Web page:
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[Finished] Case #16: Fans vs FIA - FIA bias in treatment of some teams and drivers


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#1 Marcel Schot

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Posted 23 December 2001 - 12:18

Several members have brought forward to the court arguments that have a uniform background of dealing with the position of the FIA in the sport, and how its activities affect the fans of the sport. The court has chosen to bring these arguments together in a case known as Fans vs FIA, and to divide this case into three distinct subcases for which separate hearings will take place.

Subcase A: The FIA actively favors particular teams and/or drivers in decisions made by its stewards, The International Court of Appeal, or the World Motorsport Council.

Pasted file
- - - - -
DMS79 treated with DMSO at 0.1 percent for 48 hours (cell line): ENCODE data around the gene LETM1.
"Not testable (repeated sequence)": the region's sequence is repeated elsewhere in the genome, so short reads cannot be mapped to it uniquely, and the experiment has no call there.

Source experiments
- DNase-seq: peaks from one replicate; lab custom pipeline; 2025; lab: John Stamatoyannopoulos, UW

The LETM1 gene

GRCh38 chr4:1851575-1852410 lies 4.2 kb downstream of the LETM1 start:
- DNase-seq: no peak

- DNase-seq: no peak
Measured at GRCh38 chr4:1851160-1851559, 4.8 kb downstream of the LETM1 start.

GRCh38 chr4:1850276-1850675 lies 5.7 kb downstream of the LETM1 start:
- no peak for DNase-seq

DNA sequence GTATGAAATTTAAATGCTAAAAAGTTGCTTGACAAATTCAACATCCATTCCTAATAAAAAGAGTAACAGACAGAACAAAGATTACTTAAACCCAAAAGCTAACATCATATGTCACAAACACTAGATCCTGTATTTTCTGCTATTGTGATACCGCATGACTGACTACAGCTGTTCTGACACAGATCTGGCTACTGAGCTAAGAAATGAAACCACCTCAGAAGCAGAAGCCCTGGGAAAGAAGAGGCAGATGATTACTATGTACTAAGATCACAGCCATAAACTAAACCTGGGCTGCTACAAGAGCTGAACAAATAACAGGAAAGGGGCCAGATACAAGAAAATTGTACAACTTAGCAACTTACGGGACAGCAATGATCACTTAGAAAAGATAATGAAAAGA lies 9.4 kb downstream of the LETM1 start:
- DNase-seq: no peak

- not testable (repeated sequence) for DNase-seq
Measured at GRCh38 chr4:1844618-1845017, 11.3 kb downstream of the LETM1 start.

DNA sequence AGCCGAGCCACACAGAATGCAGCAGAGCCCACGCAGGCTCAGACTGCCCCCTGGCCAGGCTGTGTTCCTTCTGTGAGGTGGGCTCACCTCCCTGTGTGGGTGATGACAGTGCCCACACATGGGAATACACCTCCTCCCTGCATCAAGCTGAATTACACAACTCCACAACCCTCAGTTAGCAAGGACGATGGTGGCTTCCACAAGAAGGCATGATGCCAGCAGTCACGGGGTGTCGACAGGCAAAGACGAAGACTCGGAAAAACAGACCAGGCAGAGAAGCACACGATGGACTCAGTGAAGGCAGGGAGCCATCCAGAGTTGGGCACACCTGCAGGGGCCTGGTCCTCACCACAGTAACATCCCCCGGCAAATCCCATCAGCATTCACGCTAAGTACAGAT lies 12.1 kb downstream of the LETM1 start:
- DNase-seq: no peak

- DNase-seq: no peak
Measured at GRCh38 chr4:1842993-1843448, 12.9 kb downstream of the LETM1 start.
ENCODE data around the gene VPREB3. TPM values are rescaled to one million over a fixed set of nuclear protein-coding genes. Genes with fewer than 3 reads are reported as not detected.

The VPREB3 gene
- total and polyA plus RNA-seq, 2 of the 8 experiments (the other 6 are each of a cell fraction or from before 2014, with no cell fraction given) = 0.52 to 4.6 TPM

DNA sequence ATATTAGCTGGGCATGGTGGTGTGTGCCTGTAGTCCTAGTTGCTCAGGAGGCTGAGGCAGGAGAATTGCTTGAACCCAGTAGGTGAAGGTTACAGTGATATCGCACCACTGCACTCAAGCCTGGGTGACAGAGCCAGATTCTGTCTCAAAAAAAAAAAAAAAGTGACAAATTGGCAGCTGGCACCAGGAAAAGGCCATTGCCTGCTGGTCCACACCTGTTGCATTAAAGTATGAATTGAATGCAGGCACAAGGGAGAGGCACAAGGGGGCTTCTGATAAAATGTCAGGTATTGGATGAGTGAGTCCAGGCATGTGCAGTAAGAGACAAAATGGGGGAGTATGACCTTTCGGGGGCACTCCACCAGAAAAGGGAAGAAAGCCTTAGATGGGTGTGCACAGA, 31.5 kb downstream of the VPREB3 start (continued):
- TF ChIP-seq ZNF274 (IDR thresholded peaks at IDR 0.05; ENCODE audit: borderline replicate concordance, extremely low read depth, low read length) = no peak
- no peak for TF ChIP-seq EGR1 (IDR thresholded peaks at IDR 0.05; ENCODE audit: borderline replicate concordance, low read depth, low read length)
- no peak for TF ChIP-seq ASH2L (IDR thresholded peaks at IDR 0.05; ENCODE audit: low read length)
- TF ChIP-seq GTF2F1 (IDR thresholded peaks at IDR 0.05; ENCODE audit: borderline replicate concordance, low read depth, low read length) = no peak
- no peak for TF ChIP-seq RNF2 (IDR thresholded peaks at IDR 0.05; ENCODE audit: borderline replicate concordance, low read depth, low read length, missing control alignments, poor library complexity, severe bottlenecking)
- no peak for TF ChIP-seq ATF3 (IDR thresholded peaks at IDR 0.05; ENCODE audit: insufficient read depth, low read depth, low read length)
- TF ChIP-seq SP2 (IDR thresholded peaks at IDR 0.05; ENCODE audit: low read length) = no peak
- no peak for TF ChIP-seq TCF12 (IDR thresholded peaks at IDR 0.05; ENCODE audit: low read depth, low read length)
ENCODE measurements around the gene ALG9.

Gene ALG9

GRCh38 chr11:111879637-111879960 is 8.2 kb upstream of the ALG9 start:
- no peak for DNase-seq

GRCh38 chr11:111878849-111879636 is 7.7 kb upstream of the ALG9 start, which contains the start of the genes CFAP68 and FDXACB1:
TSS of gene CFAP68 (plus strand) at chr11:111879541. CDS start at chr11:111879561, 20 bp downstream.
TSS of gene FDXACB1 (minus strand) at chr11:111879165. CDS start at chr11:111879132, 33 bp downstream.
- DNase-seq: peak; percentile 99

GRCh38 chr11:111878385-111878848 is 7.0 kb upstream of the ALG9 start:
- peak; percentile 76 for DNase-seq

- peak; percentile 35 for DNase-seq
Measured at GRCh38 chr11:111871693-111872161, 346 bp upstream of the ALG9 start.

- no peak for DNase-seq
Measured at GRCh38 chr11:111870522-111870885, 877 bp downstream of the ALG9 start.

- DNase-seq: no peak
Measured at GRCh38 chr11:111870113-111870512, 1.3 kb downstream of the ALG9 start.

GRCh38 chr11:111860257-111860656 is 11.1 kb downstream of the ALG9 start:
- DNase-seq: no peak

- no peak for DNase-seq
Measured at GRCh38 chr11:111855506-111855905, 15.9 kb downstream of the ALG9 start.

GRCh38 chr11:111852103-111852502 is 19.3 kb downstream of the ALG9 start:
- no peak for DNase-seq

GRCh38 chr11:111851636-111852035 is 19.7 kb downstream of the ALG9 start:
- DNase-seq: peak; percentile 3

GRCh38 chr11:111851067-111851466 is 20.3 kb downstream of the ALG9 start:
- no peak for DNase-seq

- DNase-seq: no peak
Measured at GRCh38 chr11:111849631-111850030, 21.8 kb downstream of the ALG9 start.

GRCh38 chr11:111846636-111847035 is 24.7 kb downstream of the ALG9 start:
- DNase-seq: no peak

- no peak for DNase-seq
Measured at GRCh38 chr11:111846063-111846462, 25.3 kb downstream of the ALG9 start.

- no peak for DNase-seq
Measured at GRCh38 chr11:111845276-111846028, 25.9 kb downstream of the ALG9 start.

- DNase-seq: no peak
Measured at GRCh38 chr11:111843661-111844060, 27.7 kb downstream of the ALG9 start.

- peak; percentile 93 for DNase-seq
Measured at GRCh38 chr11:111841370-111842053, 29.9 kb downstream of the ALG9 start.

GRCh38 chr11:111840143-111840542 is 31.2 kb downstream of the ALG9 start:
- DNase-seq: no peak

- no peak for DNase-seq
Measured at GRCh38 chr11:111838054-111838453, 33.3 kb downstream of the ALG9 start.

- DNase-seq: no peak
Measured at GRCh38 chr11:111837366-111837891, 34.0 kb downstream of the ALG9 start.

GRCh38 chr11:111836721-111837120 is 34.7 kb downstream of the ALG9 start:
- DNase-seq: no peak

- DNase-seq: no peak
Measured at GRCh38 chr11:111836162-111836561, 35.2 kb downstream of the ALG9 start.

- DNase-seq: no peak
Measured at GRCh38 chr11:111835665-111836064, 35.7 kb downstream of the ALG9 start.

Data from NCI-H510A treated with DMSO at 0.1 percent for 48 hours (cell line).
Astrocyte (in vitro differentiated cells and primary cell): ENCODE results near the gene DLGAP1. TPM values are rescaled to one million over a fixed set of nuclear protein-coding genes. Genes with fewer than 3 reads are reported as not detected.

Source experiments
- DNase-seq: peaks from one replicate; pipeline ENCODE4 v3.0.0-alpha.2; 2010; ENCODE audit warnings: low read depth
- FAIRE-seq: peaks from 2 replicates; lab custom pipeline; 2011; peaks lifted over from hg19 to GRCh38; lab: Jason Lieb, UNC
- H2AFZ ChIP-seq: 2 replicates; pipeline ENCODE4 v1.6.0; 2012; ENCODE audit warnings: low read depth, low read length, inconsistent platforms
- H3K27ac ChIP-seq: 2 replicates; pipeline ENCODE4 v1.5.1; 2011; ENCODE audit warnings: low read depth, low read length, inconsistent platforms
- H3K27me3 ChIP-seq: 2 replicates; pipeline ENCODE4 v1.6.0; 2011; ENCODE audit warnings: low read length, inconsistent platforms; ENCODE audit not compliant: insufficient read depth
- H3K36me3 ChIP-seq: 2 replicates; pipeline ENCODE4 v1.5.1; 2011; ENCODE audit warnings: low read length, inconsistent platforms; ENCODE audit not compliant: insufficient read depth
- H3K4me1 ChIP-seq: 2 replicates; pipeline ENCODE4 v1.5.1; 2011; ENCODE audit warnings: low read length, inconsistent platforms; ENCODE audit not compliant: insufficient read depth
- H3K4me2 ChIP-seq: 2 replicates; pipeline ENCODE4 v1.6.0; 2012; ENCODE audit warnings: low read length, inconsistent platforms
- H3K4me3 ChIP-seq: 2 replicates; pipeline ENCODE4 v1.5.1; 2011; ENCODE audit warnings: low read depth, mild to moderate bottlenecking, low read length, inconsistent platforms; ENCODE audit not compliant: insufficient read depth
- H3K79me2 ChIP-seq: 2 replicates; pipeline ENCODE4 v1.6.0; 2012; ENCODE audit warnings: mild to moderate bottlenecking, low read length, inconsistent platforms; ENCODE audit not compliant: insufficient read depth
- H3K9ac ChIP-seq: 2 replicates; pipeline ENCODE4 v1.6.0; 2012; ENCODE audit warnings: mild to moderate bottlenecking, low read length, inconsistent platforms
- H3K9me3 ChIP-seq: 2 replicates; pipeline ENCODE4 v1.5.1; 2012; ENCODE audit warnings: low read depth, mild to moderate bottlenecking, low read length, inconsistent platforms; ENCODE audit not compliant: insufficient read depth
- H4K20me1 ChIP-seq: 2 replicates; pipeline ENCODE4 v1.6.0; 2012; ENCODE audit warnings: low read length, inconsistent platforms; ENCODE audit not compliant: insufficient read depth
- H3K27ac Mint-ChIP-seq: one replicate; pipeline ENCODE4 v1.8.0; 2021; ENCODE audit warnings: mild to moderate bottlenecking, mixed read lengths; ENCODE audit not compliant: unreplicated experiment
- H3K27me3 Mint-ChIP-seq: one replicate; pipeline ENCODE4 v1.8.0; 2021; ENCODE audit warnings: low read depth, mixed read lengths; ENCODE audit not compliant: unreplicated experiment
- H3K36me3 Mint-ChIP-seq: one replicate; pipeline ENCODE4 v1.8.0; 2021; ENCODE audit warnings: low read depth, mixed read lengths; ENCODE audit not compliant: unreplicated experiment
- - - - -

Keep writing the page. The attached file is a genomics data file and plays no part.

The judges residing on this trial are Jackman and Marcel Schot.

This case shall examine whether the FIA lets the identity of a driver and/or team influence the decision its stewarts, The International Court of Appeal or the World Motorsport Council make.

The court seeks claims made against particular FIA decisions, such as the unjustified punishment of a result or the lack of punishment where the FIA's Technical and/or Sporting Regulations allow for such punishment. Furthermore the court seeks analysis of whether or not certain drivers and/or teams have been favored significantly more than others.

This case will open on 26 December, after which hearing will be open for 2 weeks (14 days). No later than 7 days after the end of the hearing, the judges will post their verdict.

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#2 Marcel Schot

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Posted 26 December 2001 - 11:56

The hearing is now open. Good luck to all participants.

#3 jpv